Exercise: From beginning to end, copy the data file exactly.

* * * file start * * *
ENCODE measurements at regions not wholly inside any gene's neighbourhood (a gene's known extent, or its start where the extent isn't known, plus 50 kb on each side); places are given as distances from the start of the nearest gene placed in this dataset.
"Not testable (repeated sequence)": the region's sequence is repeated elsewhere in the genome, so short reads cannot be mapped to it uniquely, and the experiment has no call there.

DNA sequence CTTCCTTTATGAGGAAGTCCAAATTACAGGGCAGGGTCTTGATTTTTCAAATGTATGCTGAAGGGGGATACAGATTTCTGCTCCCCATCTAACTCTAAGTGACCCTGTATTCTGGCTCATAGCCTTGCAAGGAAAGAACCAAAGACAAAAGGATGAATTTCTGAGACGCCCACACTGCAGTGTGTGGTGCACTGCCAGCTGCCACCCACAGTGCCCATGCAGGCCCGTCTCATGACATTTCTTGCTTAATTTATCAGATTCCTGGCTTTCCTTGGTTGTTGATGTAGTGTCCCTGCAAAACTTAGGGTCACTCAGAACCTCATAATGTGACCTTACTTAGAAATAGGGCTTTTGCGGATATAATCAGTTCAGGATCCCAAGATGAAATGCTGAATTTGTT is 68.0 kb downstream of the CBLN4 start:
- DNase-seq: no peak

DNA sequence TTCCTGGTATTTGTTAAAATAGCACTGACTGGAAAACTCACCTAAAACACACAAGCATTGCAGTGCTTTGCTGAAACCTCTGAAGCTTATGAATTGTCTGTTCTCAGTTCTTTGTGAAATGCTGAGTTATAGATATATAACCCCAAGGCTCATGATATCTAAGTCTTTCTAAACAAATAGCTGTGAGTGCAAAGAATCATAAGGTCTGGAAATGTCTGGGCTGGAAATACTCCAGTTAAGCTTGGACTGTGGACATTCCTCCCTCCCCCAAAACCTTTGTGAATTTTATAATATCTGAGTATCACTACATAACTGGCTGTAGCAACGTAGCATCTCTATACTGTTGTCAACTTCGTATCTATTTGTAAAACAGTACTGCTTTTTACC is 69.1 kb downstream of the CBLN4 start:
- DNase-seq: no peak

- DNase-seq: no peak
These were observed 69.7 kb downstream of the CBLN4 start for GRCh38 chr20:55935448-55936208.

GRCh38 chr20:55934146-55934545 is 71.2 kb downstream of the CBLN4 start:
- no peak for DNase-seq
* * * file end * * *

ENCODE measurements at regions not wholly inside any gene's neighbourhood (a gene's known extent, or its start where the extent isn't known, plus 50 kb on each side); places are given as distances from the start of the nearest gene placed in this dataset.
"Not testable (repeated sequence)": the region's sequence is repeated elsewhere in the genome, so short reads cannot be mapped to it uniquely, and the experiment has no call there.

DNA sequence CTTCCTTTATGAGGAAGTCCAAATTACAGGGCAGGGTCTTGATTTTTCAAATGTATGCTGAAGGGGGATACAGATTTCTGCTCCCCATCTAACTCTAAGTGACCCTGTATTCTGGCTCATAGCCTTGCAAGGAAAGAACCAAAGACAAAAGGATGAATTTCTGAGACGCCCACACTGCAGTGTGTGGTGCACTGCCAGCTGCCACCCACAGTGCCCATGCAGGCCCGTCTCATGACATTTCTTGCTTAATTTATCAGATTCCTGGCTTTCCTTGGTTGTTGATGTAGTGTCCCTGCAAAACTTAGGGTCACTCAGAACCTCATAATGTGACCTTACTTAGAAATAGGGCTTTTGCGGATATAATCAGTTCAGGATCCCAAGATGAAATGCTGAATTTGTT is 68.0 kb downstream of the CBLN4 start:
- DNase-seq: no peak

DNA sequence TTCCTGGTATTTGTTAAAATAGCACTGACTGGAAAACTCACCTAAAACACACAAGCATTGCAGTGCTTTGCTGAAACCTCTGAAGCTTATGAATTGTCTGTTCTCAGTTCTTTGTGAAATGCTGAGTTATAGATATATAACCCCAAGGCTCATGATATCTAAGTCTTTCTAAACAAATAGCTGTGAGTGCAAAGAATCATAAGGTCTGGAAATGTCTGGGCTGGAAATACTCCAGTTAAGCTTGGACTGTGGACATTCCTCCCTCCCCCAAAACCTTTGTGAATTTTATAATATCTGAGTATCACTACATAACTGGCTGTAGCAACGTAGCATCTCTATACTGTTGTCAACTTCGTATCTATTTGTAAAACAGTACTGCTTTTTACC is 69.1 kb downstream of the CBLN4 start:
- DNase-seq: no peak

- DNase-seq: no peak
These were observed 69.7 kb downstream of the CBLN4 start for GRCh38 chr20:55935448-55936208.

GRCh38 chr20:55934146-55934545 is 71.2 kb downstream of the CBLN4 start:
- no peak for DNase-seq